Safety Charter Targets
Old Tankers, Flags Of
By Barbara Hauley, features editor
A backlash against older tankers and flags of convenience, triggered by the December sink- ing of the Erika off the coast of France, achieved a tangible first step last week with the signing of a Ship Safety Charter by oil majors and ship classification firms involved in the
French petroleum shipping industry.
The parties signing the three-page document, including TotalFina, Elf Aquitaine, BP Amoco
France, Royal Dutch/Shell France, Esso France, ship classification firm Bureau Veritas and petroleum industries federation UFIP, agreed not to use single-hulled ships after 2008 and, effective immediately, to only use ships over 15 years old if they have passed recent intensive inspections. Charterers will accept ships over 14 years old only if they have been classed by the same society for two years or more.
The charter does away with flags of conve- nience, calling for shippers and charterers to use only ships flagged by countries in the EU, EEC, or a state that effectively applies specific stan- dards related to safety, inspection and training of crew.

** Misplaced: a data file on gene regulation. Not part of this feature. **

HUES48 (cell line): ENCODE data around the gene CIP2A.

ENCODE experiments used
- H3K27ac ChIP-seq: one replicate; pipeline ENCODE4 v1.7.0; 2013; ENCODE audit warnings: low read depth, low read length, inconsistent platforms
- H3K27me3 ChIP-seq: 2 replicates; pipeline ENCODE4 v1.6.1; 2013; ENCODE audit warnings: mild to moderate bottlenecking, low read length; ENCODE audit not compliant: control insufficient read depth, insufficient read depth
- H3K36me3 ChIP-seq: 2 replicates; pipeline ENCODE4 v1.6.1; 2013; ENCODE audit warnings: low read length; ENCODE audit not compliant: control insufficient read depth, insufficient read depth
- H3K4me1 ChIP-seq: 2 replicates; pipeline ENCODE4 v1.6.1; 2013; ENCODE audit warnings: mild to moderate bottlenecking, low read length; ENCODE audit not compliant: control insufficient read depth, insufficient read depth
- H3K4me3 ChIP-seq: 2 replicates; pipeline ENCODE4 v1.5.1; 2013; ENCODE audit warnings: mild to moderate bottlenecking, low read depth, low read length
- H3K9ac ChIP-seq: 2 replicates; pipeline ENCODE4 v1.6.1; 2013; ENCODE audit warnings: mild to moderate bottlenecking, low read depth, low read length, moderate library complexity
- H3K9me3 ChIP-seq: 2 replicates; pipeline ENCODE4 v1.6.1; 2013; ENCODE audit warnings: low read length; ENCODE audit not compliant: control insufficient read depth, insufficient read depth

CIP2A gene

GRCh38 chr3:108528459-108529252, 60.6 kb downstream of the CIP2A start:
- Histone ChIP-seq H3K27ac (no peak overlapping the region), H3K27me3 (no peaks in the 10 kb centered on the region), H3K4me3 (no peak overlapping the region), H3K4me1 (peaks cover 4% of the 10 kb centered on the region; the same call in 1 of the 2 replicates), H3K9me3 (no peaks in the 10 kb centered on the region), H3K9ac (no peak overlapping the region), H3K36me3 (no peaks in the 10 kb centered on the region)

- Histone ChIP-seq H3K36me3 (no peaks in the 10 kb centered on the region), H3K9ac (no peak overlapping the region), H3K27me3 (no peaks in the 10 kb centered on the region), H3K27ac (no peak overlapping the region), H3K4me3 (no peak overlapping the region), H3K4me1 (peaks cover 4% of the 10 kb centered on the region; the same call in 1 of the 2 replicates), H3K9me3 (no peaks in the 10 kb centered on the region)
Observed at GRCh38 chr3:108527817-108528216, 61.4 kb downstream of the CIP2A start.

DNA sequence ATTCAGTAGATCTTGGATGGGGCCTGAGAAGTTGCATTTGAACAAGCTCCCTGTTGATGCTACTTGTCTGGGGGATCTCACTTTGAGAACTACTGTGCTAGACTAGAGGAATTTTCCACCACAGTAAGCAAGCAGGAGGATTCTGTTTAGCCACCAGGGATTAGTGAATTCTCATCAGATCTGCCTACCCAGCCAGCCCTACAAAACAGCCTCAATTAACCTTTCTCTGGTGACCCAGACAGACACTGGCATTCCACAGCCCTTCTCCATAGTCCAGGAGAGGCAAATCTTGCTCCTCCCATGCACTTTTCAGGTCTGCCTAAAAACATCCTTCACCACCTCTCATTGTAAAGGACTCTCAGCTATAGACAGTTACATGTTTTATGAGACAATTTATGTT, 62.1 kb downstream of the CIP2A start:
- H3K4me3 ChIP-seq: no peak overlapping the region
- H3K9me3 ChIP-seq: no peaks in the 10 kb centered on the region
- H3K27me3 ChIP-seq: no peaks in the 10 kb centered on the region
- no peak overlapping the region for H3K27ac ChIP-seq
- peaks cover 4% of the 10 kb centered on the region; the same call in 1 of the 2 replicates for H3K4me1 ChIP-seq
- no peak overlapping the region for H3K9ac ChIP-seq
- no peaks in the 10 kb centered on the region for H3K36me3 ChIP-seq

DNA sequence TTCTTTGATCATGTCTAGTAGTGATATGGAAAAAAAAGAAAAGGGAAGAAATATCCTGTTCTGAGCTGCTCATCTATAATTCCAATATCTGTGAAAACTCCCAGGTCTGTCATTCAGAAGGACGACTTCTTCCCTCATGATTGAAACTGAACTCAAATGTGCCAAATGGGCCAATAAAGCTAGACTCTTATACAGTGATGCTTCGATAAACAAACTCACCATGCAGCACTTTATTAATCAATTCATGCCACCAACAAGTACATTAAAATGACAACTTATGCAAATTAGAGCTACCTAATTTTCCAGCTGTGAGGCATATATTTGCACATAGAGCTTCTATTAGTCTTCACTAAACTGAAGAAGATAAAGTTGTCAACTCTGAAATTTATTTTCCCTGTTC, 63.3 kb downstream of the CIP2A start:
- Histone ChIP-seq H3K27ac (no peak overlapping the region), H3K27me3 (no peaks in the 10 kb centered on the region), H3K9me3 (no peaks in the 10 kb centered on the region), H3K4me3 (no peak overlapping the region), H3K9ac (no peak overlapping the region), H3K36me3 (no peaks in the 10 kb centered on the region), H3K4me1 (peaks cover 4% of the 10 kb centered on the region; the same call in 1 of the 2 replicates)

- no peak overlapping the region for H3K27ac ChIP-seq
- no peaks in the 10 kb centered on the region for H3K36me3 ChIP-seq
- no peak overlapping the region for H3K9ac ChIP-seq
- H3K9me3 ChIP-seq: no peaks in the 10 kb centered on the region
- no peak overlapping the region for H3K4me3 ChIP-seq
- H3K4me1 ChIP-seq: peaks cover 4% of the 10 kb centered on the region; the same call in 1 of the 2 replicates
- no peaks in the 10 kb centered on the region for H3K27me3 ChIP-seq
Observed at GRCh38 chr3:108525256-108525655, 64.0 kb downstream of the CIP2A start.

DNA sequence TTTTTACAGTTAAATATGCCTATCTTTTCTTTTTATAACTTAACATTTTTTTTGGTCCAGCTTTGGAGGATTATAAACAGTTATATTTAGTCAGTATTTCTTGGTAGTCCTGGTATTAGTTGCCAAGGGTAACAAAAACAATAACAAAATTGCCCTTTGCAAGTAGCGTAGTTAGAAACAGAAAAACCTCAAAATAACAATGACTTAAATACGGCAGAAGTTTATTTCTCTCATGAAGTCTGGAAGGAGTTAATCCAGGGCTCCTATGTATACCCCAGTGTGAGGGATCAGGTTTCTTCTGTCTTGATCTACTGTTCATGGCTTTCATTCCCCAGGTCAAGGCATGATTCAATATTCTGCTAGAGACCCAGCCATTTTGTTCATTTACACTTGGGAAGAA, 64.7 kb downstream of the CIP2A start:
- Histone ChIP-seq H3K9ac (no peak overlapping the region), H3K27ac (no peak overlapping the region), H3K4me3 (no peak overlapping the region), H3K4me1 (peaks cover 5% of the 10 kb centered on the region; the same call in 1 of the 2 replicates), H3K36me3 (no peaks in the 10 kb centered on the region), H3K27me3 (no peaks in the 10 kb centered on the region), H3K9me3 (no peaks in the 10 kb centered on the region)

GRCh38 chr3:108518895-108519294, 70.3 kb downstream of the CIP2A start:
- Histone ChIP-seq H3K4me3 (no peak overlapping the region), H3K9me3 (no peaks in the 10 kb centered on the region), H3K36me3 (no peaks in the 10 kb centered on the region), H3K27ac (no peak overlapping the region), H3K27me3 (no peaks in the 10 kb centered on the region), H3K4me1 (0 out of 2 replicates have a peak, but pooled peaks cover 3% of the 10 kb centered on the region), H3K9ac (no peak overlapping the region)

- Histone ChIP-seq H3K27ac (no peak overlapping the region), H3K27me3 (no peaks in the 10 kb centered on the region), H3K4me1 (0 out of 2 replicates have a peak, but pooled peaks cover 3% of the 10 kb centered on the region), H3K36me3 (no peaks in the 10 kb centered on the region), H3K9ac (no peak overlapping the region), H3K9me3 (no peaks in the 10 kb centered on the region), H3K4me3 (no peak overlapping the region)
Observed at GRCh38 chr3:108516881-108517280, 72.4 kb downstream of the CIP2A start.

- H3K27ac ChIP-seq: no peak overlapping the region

Classification societies, according to the char- ter, must maintain and provide a technical his- tory of each ship it classifies in the event of a transfer to another society.
The charter, developed in a roundtable discus- sion held by the French government on Feb. 10, follows nearly two months of widespread calls for tighter rules to prevent another Erika-like accident from happening.
The Erika, a 37,283-dwt, 25-year-old Mal- tese-flagged products tanker, broke in two and sank during a Dec. 12 storm, spilling about 15,000 tons of fuel oil, which began to wash up on France's Brittany coast on Christmas Eve, polluting 250 miles of beaches, killing or maim- ing 300,000 sea birds — dealing a harmful blow to the French fishing and tourism industries.
RINA, the Italian society that classed the
Erika, reported on Feb. 9 that initial findings into the cause of the accident point to a small